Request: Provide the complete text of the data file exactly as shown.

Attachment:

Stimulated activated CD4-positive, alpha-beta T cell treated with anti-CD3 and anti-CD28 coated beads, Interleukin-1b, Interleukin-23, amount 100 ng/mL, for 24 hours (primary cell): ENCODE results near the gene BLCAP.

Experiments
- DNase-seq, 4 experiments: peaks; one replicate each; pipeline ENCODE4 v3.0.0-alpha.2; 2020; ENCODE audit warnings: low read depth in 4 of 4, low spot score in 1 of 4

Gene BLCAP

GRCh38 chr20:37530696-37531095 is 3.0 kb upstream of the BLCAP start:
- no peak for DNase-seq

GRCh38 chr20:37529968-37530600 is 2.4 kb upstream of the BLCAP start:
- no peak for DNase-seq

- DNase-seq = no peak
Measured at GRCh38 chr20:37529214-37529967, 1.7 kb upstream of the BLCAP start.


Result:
Stimulated activated CD4-positive, alpha-beta T cell treated with anti-CD3 and anti-CD28 coated beads, Interleukin-1b, Interleukin-23, amount 100 ng/mL, for 24 hours (primary cell): ENCODE results near the gene BLCAP.

Experiments
- DNase-seq, 4 experiments: peaks; one replicate each; pipeline ENCODE4 v3.0.0-alpha.2; 2020; ENCODE audit warnings: low read depth in 4 of 4, low spot score in 1 of 4

Gene BLCAP

GRCh38 chr20:37530696-37531095 is 3.0 kb upstream of the BLCAP start:
- no peak for DNase-seq

GRCh38 chr20:37529968-37530600 is 2.4 kb upstream of the BLCAP start:
- no peak for DNase-seq

- DNase-seq = no peak
Measured at GRCh38 chr20:37529214-37529967, 1.7 kb upstream of the BLCAP start.